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Practice Overview

Custody/Visitation

Custody and Visitation is no longer as clear cut as it once was. Under many circumstances, father’s have been given primary custody of the children, or custody split equally between the parties. There are 12 primary factors that the Court’s review in making their decision as to the proper custodial and/or visitation arrangement for your children. You need an attorney who is well versed in presenting all of your evidence, and especially that evidence which impacts the 12 factors reviewed by the Court.

Child Support

Although child support is a straight forward calculation based on the income of the two parties, it is often not as simple as the calculation would suggest. The child support numbers are based on the income potential of each of the parties, according to formulas worked out by the Court. One or both parties may be considered as voluntarily under employed, which significantly changes the calculation. There are also many expenses that may or may not be included in the child support calculation, in arriving at the final formula to determine your child support amount. Expenses which may be added to child support include, but are not limited to, daycare expenses, extraordinary medical expenses, the income of the minor children, private school tuition, and possibly after school care for school aged children.

Although there are websites who claim to provide calculations of child support amounts, they may or may not properly include these other factors along with other issues such as unreported income, and the benefits of owning a small business. An experienced attorney is necessary to properly guide you through which evidence is and is not relevant to your child support matter.

Divorce

Although a divorce appears on the outside to be a simple matter in the paperwork provided through internet sources, and may also appear to be proper, there are several pitfalls which must be avoided in filing for divorce. These include such things as filing for the divorce in the proper parish. A divorce filed in an improper parish or improper state is null and void, with no effect.Therefore, you may believe that you are divorced, may remarry, and later find out that your divorce from the first spouse was invalid. It may been invalid because it was filed in the wrong parish, in the wrong state, or without obeying the proper deadlines for filing. When it comes to matters of your status as a single, divorced, or married person, these minor errors can have major impacts.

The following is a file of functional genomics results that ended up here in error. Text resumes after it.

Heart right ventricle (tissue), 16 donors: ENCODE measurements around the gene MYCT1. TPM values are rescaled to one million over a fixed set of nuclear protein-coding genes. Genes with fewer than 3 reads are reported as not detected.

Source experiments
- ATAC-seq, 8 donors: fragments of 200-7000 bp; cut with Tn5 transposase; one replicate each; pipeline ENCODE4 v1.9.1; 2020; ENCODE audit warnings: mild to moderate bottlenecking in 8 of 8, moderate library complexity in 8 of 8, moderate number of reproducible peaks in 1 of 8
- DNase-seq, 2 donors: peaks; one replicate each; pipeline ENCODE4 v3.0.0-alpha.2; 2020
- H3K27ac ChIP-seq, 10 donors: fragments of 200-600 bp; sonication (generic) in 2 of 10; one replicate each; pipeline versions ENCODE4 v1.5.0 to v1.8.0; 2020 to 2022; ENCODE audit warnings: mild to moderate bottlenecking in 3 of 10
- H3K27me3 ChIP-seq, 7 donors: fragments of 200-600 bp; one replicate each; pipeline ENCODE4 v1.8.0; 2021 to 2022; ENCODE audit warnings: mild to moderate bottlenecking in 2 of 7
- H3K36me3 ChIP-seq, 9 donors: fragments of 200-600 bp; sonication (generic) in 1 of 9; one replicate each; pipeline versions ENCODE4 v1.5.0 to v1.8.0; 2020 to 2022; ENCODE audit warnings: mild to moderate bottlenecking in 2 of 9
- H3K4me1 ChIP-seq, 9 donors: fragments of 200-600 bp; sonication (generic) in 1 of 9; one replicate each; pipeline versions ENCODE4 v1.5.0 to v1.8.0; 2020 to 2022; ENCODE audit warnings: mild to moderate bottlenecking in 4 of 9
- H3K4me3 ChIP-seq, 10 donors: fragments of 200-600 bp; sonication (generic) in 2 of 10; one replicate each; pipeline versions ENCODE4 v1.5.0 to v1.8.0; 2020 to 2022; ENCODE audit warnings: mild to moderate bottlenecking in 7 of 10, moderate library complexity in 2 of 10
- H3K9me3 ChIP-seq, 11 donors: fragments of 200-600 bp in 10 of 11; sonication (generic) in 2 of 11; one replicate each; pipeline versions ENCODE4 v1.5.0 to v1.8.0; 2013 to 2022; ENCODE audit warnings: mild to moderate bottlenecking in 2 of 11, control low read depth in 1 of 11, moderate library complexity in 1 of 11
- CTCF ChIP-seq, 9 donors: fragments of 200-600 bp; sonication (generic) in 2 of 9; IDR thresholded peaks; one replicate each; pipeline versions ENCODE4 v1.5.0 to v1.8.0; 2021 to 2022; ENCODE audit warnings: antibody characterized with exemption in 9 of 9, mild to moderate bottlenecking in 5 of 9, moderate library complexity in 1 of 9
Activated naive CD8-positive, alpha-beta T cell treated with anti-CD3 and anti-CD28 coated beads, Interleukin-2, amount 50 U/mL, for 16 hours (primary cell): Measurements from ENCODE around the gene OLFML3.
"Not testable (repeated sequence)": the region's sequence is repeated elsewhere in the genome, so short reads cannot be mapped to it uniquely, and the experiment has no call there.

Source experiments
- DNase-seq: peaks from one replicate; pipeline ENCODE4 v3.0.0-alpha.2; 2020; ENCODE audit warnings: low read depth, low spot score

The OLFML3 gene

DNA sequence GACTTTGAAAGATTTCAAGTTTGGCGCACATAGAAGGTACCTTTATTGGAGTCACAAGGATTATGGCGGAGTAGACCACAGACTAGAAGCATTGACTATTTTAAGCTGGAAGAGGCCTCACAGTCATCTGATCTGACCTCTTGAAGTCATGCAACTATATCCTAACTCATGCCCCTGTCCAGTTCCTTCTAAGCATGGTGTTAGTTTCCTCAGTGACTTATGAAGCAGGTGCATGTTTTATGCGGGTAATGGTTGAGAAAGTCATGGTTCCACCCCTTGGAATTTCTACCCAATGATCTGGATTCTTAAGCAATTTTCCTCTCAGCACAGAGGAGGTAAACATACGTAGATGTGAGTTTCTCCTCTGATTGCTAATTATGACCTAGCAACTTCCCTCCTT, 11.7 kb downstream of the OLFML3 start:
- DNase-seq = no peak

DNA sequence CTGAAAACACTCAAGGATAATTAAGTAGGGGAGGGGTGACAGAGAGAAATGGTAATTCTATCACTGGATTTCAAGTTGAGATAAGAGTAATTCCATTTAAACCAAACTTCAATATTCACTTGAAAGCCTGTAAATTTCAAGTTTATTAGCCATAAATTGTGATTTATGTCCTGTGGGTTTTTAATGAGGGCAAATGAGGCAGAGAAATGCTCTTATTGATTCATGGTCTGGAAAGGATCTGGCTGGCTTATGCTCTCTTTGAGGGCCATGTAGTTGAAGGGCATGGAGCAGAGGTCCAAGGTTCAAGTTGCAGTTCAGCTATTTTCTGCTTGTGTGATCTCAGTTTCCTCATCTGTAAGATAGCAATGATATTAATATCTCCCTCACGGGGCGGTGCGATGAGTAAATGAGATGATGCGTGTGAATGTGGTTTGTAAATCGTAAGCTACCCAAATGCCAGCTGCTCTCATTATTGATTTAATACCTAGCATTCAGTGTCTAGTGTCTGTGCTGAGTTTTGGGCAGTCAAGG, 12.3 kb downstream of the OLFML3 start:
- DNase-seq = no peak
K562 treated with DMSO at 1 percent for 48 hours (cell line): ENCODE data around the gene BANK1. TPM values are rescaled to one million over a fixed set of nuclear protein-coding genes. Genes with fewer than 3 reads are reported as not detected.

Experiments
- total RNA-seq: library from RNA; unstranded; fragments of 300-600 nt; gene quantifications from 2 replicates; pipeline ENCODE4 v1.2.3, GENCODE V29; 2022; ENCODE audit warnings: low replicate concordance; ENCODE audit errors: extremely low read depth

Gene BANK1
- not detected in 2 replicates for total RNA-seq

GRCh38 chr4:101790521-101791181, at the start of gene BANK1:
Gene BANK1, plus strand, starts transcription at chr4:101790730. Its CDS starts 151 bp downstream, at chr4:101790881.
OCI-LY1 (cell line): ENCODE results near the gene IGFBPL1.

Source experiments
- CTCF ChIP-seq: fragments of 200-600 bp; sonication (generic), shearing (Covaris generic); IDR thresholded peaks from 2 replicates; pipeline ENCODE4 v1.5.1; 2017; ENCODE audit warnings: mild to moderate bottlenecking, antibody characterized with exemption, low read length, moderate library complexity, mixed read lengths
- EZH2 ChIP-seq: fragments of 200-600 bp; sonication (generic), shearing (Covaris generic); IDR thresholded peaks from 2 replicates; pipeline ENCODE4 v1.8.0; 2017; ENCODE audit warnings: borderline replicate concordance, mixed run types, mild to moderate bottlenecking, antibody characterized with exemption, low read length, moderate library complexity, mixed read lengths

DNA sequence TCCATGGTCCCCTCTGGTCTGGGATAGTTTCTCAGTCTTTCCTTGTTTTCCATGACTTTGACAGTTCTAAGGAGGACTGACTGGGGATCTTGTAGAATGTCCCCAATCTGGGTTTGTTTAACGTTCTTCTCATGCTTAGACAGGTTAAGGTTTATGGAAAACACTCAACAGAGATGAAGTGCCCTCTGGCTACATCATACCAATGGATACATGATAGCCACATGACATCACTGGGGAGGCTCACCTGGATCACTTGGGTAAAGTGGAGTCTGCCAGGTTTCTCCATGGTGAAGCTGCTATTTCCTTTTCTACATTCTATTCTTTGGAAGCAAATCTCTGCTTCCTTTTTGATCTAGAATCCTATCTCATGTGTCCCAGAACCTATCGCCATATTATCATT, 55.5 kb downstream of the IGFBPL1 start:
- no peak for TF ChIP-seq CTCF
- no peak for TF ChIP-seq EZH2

Spousal Support

There are two types of spousal support, interim periodic spousal support and final periodic spousal support, which are regularly granted. Interim periodic spousal support is granted to a spouse for their support between the times when a divorce is filed, and when the divorce is granted. The purpose of interim spousal support is to stabilize the positions of the parties while the divorce is ongoing. The legal basis for interim spousal support is the requirement that spouses support each other during the existence of the marriage, and the marriage exist until such time as it is terminated by a granting of a final decree of divorce.

Final periodic spousal support is granted to a party at any time, but primarily covers the time after the divorce is final. The standard is, when a spouse has not been at fault, and is in need of support, based on the needs of that party and the ability of the other party to pay, that spouse may be awarded final periodic support. Therefore, while interim spousal support is based on the needs of the receiving party, and the ability to pay of the paying party, there is an additional requirement for final spousal support that the receiving party shows that they are free from fault, in the breakup of the marriage.

The obligation of spousal support is extinguished when the receiving party remarries, upon death of either party, the need and the ability to pay of the parties substantially change, or upon proof that the receiving party has co-habitated with another person of either sex, in the manner of married persons. In other words, living together with a romantic partner.

Community Property

Louisiana is a community property state, and you are entitled to one-half of all of the assets you have accumulated during the time of the marriage. That is unless there was a Pre-Nuptial Agreement that specifically stated otherwise. Additionally, many people do not realize that they are also responsible for one-half of the debts accumulated by the community during the time of the marriage. This can come as a quite unpleasant surprise to those who only wish to have half of the equity in the marital home and/or half of the bank accounts. They then find out that they are also liable for IRS bills, credit card bills, and personal loans taken out by the other spouse, during the time of the marriage. Many times, one of the spouses is totally unaware of the size of the credit card bills, or the fact that there is an IRS lien on their property.